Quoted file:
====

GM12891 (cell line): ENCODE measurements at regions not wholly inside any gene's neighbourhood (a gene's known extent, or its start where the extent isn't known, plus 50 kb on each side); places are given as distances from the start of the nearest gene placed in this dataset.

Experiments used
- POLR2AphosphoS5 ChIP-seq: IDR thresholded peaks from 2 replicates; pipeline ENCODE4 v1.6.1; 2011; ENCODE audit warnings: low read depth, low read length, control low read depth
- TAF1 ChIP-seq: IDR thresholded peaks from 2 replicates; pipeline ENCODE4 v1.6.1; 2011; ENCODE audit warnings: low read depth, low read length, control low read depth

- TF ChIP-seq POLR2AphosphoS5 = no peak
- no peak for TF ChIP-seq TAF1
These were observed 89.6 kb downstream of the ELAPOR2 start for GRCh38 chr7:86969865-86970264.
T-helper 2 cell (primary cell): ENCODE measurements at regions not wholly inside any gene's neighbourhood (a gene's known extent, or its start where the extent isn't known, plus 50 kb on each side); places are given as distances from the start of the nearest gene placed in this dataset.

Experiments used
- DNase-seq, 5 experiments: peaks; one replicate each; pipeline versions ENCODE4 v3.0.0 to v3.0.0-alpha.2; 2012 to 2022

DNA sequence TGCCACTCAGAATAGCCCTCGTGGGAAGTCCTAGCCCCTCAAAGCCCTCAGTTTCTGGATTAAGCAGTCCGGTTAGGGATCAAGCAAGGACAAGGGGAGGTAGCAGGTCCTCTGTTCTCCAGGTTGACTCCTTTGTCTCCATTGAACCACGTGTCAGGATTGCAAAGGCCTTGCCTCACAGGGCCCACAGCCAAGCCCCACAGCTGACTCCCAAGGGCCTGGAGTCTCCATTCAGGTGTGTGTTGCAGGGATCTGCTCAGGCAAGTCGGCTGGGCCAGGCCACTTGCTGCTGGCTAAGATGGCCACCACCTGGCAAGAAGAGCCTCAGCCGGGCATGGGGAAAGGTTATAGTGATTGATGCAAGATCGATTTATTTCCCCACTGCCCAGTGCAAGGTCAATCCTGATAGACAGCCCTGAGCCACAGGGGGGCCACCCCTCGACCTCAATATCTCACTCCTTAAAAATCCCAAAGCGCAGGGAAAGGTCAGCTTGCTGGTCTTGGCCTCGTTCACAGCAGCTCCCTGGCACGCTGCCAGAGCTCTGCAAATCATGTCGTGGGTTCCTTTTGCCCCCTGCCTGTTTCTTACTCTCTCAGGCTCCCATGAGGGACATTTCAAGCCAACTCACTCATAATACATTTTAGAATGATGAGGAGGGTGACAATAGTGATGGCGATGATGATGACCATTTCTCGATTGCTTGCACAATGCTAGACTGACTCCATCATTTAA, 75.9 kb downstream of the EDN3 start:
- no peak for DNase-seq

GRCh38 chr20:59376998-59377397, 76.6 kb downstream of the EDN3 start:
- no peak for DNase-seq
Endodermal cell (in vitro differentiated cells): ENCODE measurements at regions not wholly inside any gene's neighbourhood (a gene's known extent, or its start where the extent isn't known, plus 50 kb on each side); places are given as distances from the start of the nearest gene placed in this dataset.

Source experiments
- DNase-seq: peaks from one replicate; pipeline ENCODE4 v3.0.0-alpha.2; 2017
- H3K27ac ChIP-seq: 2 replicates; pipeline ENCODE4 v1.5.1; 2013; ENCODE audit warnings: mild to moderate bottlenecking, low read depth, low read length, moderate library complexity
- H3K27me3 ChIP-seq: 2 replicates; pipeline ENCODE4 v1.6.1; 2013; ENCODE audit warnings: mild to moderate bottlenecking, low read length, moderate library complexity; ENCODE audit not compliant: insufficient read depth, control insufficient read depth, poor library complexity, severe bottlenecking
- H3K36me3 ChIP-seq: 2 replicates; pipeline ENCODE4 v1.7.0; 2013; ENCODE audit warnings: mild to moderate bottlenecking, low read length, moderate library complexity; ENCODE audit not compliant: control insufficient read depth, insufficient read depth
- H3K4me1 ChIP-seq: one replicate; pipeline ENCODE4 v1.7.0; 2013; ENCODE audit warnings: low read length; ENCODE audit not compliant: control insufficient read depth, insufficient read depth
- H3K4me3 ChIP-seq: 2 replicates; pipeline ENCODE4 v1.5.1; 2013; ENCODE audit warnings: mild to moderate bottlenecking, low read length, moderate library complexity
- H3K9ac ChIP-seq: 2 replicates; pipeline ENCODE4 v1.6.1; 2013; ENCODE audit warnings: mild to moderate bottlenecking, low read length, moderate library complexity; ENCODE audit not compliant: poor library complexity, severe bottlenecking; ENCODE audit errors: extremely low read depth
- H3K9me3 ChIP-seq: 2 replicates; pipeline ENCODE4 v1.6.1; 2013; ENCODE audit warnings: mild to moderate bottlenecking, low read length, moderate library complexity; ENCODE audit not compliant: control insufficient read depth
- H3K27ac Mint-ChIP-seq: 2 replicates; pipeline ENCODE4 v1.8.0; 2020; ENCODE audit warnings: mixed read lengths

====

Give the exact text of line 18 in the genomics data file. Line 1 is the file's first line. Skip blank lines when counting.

- H3K27ac ChIP-seq: 2 replicates; pipeline ENCODE4 v1.5.1; 2013; ENCODE audit warnings: mild to moderate bottlenecking, low read depth, low read length, moderate library complexity